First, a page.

Posts Categorized: Exhibitions

The Hunger Will Wake Us: Hope Wang & Farnaz Khosh-Sirat

Featured Artists:

Farnaz Khosh-Sirat and Hope Wang

Dates:

5/21/2021 – 7/2/2021

Location:

Spudnik Press Cooperative

Events

The Hunger Will Wake Us | Artist Talk & Virtual Reception
Sunday, June 6
1:00 – 2:00 p.m.
Zoom Meeting ID: 9199 0613 028

The Hunger Will Wake Us | Artist-Led Gallery Hours
Sunday, June 13
1:00 – 4:00 p.m.

Press Release:

This exhibition brings together new print work from Hope Wang and Farnaz Khosh-Sirat, who each explore the translational process of materializing digital animations and poetry text into print. Together they reflect on events of displacement through the metaphor of simultaneously losing and finding new meaning and new form via the act of translation.

Hope Wang uses printmaking, handweaving, painting, and photography to reimagine spatial association and visual perception. Wang references the architectural landscape as a malleable document of visual language where building facades become eroded, redacted, and defaced. Farnaz Khosh-Sirat is an Iranian light artist whose work employs digital tools to enhance human experiences of the sublime. Through the use of Persian architectural structures and patterns, Khosh-Sirat personifies human fragility in the contrasting positions between man and nature.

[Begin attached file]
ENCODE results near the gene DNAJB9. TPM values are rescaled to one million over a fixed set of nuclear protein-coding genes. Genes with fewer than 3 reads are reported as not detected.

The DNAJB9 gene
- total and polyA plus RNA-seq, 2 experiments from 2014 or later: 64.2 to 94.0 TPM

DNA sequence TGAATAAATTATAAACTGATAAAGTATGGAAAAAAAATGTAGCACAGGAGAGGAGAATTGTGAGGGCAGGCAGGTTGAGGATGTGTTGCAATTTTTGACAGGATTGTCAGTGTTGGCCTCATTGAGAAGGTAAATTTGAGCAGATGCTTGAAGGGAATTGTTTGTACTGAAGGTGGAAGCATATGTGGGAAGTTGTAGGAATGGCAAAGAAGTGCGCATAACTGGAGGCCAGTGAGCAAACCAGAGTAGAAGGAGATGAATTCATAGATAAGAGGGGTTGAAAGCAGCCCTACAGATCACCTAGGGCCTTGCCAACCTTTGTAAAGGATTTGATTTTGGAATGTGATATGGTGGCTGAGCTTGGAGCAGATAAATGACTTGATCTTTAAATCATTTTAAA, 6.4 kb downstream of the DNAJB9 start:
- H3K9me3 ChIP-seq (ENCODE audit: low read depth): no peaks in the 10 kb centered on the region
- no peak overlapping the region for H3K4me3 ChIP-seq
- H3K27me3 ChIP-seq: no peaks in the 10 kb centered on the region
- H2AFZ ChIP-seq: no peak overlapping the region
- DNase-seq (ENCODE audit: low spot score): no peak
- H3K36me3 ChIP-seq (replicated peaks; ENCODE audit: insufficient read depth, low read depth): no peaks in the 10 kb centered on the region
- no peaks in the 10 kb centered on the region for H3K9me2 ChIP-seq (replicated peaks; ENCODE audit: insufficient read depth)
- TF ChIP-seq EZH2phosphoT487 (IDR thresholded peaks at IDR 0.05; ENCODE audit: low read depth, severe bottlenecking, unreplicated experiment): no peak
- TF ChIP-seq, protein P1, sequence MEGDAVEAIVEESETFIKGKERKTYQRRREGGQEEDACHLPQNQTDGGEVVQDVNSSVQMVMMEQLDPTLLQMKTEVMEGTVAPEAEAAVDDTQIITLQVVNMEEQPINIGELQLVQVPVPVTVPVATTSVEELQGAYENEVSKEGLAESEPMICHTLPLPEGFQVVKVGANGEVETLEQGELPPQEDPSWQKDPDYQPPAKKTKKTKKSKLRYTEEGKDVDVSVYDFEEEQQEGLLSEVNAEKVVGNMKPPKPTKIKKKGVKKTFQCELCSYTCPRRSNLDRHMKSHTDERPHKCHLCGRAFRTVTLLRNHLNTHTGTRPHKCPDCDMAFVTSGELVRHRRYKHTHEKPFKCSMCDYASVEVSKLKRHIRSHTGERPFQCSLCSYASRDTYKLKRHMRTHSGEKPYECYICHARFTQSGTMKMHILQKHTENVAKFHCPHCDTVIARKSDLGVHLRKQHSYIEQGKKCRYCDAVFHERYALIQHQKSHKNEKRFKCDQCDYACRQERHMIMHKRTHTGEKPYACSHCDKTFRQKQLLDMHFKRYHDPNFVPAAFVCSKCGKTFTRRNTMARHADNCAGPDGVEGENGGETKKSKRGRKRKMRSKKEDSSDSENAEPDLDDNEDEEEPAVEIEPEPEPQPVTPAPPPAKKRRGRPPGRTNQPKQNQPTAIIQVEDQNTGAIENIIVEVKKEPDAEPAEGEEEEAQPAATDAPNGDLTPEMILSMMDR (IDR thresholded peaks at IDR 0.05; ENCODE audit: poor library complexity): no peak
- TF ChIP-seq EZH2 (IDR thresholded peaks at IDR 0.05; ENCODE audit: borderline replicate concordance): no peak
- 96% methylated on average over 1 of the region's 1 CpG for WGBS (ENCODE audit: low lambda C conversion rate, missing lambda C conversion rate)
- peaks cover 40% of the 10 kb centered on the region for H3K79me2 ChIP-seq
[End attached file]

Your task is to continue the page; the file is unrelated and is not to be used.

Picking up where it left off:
By reconfiguring fragments of hyper-specific architectural details, their works become “false” copies and traces of their constructed memories. These palimpsests’ postures of longing aren’t just decorative, but also serve as coded languages of their own.

Artist Bios:

Farnaz Khosh-Sirat

As an Iranian who has resided in various parts of the world, I am curious about the nuances of sacred spaces in the shifting cultures around me. My work engages the audience in my exploration of spiritual truths, human behavior, healing, and human relationships to the sublime.

I utilize Persian architectural structures and patterns that evoke paradise, and through the use of natural materials such as soil, grass, sugar and natural dyes, I personify human fragility in the c​ ontrasting positions between man and nature. ​As questions about technology emerge from the use of digital tools to enhance the human experience in feeling a closer presence with the sublime, I also transform these subjects into animations and video projection-mapped installations.

As my practice progresses, I have begun to question the idea of paradise, and am invested in manipulating light within space to create pause and meditative room to celebrate an honest struggle with truth.

Hope Wang